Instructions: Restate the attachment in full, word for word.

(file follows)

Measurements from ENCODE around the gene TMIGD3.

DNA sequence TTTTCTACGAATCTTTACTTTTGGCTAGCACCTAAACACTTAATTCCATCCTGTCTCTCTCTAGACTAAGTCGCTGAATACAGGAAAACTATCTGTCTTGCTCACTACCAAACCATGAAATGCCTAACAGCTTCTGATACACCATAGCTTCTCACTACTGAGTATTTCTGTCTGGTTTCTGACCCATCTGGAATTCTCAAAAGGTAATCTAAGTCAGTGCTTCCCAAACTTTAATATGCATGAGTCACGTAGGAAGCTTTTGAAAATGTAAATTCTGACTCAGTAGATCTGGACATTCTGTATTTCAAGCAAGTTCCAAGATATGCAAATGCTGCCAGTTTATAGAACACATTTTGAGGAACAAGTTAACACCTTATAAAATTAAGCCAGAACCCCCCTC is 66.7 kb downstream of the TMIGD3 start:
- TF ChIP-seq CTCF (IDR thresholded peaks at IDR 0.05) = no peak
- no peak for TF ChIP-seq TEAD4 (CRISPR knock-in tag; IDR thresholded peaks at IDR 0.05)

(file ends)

Measurements from ENCODE around the gene TMIGD3.

DNA sequence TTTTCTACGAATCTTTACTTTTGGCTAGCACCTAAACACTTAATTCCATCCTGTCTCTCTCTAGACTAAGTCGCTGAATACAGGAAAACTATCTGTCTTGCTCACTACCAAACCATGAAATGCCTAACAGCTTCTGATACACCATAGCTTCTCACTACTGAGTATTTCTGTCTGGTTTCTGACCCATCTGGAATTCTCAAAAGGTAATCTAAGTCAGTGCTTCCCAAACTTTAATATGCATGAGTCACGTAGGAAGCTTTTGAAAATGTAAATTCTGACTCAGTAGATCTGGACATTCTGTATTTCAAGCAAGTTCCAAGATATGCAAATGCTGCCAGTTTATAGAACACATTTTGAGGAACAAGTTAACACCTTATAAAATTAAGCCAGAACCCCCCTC is 66.7 kb downstream of the TMIGD3 start:
- TF ChIP-seq CTCF (IDR thresholded peaks at IDR 0.05) = no peak
- no peak for TF ChIP-seq TEAD4 (CRISPR knock-in tag; IDR thresholded peaks at IDR 0.05)